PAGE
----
- CPJ calls on Slovakia not to adopt press law amendment
- Covering elections: Journalist safety kit
- Turkmenistan journalist Soltan Achilova barred from traveling abroad
- Myanmar Supreme Court to hear appeal of jailed Reuters reporters
- Journalist Hiram Moreno survives gun attack in Oaxaca, Mexico
- Zambia suspends independent TV broadcaster for 30 days
- India elections 2019: Journalist safety kit
- British journalist in Albania targeted in smear campaign
- Internet blackouts in Venezuela, and fighting for justice in the Maldives
Reporter Without Borders
- Court in northern part of Cyprus urged to acquit two journalists of insulting Erdoğan
- Syria : Well-known Syrian citizen-journalist probably died in detention in 2013
- Police investigating killing of a journalist in Northern Ireland
- RSF Index 2019: UK rises in ranking, but press freedom climate remains worrying
- RSF’s Turkey representative defends himself in court
- Pakistani investigative reporter accused of “cyber-terrorism”
- RSF index 2019: regional analysis
- US – #WeeklyAddress: April 8 – 14: WikiLeaks founder Julian Assange arrested in London on behalf of US
OPC Freedom of the Press Committee Annual Report
As promised last year, your committee has attempted to broaden its activities over the past year. We have been partially successful.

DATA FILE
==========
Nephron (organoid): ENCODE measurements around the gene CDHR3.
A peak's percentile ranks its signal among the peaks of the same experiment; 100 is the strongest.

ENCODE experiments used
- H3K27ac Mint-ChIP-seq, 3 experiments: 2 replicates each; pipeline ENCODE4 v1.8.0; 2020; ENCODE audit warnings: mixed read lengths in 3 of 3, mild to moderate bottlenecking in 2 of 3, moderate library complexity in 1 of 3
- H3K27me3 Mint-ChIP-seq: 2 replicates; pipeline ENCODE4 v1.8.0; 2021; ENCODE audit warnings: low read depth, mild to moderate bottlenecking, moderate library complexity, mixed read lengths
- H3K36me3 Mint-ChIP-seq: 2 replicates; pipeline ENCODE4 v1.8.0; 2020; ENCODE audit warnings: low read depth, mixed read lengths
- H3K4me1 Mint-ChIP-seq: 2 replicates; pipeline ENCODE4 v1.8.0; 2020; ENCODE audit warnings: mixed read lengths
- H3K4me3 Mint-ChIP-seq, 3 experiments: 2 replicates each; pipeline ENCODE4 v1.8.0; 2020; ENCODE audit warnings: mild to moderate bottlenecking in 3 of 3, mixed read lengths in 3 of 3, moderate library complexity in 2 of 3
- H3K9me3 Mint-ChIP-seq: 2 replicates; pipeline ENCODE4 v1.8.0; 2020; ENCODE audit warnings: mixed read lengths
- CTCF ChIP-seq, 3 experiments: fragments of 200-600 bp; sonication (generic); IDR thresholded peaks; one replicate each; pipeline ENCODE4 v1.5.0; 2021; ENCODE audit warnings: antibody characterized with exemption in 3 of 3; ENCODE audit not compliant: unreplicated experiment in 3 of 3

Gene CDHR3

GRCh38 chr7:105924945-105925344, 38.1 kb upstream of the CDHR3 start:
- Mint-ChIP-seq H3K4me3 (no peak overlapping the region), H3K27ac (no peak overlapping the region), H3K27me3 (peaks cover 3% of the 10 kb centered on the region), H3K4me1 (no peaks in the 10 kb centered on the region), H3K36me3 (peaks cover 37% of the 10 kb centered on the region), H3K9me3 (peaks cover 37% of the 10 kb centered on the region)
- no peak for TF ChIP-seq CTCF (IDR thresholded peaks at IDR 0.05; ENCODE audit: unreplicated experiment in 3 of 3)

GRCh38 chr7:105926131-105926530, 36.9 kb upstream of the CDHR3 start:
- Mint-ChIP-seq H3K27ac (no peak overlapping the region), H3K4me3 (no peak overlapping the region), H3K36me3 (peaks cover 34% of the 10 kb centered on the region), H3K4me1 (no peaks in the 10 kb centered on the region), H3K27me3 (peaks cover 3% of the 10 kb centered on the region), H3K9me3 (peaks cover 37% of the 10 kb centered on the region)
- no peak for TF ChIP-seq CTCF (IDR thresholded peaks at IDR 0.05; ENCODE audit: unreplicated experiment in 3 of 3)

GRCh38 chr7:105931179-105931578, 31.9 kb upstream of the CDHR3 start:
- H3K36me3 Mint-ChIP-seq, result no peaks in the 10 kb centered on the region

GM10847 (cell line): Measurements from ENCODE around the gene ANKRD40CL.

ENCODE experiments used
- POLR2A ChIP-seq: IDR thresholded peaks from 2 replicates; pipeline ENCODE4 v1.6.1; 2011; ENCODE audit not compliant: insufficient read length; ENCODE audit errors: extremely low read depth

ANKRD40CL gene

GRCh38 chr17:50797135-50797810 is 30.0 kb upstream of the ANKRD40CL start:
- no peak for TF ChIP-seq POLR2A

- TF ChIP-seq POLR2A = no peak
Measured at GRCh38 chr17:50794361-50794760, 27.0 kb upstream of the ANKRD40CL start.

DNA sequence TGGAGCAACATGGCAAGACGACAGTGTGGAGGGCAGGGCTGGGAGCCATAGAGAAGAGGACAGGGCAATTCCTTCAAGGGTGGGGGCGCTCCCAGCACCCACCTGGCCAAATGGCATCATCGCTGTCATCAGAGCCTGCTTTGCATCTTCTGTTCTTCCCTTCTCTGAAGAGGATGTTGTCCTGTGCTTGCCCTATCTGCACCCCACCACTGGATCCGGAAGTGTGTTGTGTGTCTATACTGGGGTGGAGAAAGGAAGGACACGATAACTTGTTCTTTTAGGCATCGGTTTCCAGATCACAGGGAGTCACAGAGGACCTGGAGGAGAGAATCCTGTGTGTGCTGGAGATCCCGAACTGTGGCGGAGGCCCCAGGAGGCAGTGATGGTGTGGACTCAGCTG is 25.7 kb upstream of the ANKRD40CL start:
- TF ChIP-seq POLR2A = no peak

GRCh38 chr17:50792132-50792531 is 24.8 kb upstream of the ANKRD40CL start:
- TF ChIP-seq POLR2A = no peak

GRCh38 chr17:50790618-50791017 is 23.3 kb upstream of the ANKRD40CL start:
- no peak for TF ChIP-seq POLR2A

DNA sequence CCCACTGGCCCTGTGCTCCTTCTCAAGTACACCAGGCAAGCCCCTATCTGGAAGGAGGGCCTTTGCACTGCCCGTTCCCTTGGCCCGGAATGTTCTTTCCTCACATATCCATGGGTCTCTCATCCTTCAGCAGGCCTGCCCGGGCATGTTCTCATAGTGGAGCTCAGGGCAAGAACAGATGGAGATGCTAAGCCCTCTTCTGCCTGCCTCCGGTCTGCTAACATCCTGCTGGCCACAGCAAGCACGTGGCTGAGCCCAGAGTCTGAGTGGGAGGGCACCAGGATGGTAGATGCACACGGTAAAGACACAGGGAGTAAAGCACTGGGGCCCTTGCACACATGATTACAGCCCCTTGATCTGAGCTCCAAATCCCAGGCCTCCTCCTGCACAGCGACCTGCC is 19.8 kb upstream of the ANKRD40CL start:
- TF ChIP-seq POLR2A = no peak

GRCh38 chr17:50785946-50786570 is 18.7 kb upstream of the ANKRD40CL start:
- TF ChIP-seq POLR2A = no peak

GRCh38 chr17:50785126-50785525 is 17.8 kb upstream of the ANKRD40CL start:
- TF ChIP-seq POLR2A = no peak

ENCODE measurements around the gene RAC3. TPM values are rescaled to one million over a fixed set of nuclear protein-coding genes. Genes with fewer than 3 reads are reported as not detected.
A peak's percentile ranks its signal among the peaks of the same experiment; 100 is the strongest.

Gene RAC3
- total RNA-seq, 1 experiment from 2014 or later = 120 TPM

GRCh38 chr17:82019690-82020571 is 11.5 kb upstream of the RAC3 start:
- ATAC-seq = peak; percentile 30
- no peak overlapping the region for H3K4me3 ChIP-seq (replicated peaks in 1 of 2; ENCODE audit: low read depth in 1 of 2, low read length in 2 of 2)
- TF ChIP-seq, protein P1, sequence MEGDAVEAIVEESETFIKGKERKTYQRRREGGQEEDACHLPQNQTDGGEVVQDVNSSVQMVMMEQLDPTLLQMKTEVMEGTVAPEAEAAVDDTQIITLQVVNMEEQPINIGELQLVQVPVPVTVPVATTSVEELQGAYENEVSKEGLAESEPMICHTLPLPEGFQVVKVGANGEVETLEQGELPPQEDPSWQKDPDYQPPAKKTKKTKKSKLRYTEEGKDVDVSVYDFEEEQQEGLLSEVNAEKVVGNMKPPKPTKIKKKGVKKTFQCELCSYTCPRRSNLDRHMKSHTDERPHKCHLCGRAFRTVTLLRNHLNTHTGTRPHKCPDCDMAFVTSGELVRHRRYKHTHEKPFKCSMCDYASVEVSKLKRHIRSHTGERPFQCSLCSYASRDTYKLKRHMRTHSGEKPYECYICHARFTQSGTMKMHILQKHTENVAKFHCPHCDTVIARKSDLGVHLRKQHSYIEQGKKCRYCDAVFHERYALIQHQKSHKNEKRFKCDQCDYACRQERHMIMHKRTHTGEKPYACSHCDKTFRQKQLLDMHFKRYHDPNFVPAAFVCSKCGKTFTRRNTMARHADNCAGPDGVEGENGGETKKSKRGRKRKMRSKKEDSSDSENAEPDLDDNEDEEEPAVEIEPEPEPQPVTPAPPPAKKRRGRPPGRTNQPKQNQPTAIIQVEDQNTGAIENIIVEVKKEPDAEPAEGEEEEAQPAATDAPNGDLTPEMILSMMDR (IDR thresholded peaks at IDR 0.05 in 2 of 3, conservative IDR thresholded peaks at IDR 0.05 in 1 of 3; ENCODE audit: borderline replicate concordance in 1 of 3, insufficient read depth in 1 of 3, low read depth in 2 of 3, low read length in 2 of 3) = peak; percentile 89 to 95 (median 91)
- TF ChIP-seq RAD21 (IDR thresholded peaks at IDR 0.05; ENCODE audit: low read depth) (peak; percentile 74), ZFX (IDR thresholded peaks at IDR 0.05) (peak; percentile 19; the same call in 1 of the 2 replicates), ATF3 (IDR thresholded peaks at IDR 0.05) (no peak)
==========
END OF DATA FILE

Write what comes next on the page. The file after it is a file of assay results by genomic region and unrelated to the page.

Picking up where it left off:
We have written many more articles touching on press freedom for the OPC website and the Bulletin. We organized another discussion forum for the website, this one exploring what it takes to qualify as a journalist and whether bloggers, new media writers and the like have rights to cross police lines, shield their sources and the like.
We have written 54 of our traditional letters protesting abuses of the press to governments around the world, including our own. As I said last year, this represents no increase, and we did not plan one; we were keeping the franchise alive while exploring added activities.
The year’s major initiative came in trying to exploit the new social media, including Facebook and Twitter, to generate traffic for our Web site, raise the profile of the OPC and of course increase general interest in the cause of press freedom. With the help of an intern, Marissa Miller, we posted actively all last summer and most of the fall. During that time, the OPC’s Twitter following rose to more than 600 – not a lot by movie-star standards, but more than twice what it had been. I judged that to be a moderate success, but the effort would benefit from a stronger voice in the Tweets and a more provocative choice of subjects. I hope the experiment will continue.
As I also said a year ago, this will be my last appearance as chair of the Freedom of the Press Committee. After 19 years on the job, with a couple off to be president of the club, I am simply burned out, and the committee needs new leadership with the fire and dedication that the late Norman Schorr brought to it for so many years. My hat is off to him, and to all the members of the committee who have given time and energy to the cause over the years. Thanks to all of them, and to the club for its support.
Respectfully submitted by: Larry Martz, Chairman